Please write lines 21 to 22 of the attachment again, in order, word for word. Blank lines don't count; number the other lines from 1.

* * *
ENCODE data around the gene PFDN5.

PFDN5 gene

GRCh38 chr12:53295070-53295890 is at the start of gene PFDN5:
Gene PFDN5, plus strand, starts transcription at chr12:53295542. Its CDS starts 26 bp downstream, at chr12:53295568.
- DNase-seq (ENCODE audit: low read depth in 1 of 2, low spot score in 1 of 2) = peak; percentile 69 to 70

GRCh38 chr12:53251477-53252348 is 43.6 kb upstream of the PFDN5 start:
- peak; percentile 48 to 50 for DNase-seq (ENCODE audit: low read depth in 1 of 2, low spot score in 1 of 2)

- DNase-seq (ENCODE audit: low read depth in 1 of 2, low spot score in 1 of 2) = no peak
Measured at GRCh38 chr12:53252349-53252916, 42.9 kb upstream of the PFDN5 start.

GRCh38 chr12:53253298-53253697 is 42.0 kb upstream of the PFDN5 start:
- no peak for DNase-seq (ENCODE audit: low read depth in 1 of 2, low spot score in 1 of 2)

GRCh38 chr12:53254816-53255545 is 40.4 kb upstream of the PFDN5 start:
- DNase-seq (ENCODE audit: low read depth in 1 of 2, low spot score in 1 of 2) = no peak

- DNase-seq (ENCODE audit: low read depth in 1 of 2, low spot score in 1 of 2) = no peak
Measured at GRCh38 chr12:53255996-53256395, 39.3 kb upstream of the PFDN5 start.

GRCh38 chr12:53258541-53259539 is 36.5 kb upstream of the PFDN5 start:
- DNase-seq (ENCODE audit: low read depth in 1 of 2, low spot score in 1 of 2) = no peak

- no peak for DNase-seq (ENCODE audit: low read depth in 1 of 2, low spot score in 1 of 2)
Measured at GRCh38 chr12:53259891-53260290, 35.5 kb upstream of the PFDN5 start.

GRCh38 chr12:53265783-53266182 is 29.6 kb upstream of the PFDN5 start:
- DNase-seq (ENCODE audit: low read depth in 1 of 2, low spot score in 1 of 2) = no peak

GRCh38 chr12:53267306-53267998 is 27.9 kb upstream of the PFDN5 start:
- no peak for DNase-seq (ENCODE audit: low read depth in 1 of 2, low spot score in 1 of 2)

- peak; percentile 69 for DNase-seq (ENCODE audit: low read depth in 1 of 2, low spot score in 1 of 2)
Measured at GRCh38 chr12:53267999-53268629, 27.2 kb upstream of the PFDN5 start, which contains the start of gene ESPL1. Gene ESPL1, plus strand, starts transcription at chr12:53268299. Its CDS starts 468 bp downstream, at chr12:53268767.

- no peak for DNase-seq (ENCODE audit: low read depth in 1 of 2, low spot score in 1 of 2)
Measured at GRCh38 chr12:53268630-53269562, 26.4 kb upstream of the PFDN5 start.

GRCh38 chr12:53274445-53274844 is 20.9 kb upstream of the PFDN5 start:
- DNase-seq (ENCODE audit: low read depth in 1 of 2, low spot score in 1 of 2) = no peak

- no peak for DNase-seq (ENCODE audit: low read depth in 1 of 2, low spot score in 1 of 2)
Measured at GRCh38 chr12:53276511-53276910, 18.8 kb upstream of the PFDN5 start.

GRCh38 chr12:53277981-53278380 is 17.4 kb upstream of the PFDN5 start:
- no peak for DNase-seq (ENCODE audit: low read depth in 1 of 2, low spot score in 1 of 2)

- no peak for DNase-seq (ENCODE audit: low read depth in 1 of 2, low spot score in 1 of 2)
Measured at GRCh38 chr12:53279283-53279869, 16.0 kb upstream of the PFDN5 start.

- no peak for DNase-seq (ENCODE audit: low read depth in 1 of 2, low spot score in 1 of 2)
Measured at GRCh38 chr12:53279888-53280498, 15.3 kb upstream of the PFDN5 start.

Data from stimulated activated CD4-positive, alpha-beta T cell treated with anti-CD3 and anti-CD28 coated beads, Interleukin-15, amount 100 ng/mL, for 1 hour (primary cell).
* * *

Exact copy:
- DNase-seq (ENCODE audit: low read depth in 1 of 2, low spot score in 1 of 2) = no peak

GRCh38 chr12:53267306-53267998 is 27.9 kb upstream of the PFDN5 start: